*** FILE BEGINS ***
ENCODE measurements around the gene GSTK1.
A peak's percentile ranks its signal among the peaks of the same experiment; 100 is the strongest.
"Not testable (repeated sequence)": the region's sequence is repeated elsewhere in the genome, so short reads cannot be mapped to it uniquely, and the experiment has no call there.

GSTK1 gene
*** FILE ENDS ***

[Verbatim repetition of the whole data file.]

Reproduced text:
ENCODE measurements around the gene GSTK1.
A peak's percentile ranks its signal among the peaks of the same experiment; 100 is the strongest.
"Not testable (repeated sequence)": the region's sequence is repeated elsewhere in the genome, so short reads cannot be mapped to it uniquely, and the experiment has no call there.

GSTK1 gene